Pick a charter company.  Seems like such an important item shouldn’t be this far down the list, but the answers to most of the above will help direct you to the right company to charter from.

Plan travel to and from.  Airlines, hotels needed pre/post cruise, etc.  Trip Insurance?

Here are a few links to talk about most of the above in more detail.

Have a “Cruise Planning Party.”  or two

In real life, invite everyone that is going on the cruise with you and have some fun together planning and exploring your upcoming time in the BVI.  For a class, it may just be you (or possibly someone thinking about going with you in the future).

What stops would you like to make?  Get the whole group together and look at options.  Which … Islands?  Anchorages/mooring fields?  Restaurants/Bars (remember your budget)?  Onshore sights?  This is where cruising guides come in.  Here are a couple of examples in the form of books (no, don’t run out and buy them for the class).  There are a number of others.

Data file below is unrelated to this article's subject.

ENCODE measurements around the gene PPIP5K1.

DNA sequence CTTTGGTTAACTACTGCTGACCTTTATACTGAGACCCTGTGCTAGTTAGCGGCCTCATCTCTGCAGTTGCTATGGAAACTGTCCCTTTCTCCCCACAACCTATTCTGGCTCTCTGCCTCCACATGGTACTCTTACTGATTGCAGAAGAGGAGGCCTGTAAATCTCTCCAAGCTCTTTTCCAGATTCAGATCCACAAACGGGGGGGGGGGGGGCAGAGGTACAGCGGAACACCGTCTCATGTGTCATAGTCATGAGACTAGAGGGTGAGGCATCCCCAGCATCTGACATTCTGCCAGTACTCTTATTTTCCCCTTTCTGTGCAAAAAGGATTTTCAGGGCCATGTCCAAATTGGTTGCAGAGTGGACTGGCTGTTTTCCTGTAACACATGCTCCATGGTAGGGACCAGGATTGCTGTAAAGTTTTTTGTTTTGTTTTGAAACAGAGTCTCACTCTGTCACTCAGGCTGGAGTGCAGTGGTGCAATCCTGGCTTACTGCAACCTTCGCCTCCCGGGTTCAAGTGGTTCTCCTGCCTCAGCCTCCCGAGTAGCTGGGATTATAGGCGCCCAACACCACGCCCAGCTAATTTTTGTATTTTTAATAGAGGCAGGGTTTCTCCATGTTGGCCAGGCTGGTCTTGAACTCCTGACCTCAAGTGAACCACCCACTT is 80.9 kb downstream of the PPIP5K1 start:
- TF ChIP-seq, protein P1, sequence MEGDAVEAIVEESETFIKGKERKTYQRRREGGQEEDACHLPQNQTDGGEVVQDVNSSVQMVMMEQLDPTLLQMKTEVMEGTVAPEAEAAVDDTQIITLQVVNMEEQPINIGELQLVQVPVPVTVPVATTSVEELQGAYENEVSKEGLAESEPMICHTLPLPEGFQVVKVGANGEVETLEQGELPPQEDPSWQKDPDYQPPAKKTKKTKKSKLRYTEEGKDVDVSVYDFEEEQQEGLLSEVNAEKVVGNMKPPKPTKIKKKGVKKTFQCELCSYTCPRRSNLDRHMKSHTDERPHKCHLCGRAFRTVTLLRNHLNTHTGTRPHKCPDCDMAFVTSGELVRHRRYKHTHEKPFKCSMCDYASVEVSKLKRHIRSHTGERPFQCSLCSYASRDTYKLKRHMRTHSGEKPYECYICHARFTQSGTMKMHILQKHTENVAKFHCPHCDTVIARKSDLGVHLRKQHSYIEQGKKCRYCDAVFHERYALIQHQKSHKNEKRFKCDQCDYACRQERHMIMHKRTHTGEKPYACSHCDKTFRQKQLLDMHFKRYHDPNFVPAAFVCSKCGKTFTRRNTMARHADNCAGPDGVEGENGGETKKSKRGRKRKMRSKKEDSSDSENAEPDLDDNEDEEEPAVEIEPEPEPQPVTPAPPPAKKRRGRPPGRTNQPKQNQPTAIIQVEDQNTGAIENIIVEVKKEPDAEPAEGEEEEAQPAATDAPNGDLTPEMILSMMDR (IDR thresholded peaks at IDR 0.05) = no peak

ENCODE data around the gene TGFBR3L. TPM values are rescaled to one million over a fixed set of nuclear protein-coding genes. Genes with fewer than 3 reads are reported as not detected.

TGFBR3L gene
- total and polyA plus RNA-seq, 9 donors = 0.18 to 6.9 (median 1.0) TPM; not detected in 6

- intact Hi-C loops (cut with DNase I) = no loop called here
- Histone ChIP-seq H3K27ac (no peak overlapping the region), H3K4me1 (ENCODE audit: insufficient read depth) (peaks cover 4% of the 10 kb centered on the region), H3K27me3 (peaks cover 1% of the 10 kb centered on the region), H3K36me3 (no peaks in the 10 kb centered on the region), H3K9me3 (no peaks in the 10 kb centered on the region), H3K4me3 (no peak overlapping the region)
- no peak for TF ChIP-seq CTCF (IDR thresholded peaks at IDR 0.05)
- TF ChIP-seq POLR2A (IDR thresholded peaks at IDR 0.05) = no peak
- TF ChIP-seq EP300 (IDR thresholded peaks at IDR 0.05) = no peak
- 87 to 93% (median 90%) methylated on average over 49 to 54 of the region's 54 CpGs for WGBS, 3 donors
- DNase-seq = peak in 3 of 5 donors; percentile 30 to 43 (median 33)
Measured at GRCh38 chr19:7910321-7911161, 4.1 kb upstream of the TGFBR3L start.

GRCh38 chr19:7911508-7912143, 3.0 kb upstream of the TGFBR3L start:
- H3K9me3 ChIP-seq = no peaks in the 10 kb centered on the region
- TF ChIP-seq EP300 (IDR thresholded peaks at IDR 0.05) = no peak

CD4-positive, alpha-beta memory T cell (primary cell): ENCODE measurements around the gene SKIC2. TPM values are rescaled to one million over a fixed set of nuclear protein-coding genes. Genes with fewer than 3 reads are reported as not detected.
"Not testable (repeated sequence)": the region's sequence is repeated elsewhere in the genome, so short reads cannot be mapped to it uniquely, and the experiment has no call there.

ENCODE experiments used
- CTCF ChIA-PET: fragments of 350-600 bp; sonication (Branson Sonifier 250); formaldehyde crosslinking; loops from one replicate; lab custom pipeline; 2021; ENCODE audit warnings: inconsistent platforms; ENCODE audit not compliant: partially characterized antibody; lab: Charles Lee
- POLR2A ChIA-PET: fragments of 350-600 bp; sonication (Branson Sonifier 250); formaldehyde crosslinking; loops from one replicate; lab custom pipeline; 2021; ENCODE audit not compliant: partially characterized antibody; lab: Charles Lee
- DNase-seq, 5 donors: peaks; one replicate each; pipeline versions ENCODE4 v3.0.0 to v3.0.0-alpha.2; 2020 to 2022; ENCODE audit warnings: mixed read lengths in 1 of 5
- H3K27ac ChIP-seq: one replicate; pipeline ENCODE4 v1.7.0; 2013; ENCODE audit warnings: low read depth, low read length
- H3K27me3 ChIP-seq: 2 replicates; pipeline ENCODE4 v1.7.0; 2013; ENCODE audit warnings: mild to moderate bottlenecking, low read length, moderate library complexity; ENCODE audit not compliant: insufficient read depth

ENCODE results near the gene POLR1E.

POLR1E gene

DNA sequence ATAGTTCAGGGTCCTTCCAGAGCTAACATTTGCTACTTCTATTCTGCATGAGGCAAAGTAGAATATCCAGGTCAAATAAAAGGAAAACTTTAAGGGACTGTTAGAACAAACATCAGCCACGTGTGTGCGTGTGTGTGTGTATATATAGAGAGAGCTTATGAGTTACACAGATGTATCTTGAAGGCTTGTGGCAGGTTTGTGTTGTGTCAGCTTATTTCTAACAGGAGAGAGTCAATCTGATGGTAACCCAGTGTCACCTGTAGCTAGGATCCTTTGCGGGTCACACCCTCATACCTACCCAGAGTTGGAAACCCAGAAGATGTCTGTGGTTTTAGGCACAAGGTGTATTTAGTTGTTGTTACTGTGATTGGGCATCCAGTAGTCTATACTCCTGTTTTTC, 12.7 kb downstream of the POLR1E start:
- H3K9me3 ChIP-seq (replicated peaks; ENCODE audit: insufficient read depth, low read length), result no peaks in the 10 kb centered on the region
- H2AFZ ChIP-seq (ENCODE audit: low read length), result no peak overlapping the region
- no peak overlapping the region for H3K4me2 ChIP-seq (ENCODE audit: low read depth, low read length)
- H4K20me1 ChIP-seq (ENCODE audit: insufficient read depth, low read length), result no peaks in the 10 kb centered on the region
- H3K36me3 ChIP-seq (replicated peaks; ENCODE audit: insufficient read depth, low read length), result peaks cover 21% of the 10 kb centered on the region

Give Google a chance.  See what guides might be available online.  For example, I pulled these four up with about 2 minutes worth of work.

How are you safely going to get from one location to the next?  Now we are starting to get into the “nitty-gritty” of the sailing itself.  I am a passionate believer that everyone needs to have and learn to use paper charts for navigation.  Look up the charts you might need.  Getting from Point A to Point B might require going down Channel C and around Danger D.  Chart it out ahead of time.  Your time on the water will be much more relaxed and enjoyable.  During class you will learn how.  For now, do your best.  I have no doubt you can figure out most of the hazards on a chart.  Be ready to be flexible with you itinerary.  Maybe you will absolutely love an anchorage and want to stay another day.

In addition to paper charts,  I have come to use electronic devices more and more.

Does the boat have a chart plotter?  Probably would have found this out while picking the charter company and boat.

How about a back up navigation app on your phone or tablet?

Sail Magazine had a great article a few years ago on the topic.  In my opinion it is as valuable today as it was then.  https://www.sailmagazine.com/diy/navigating-the-app-world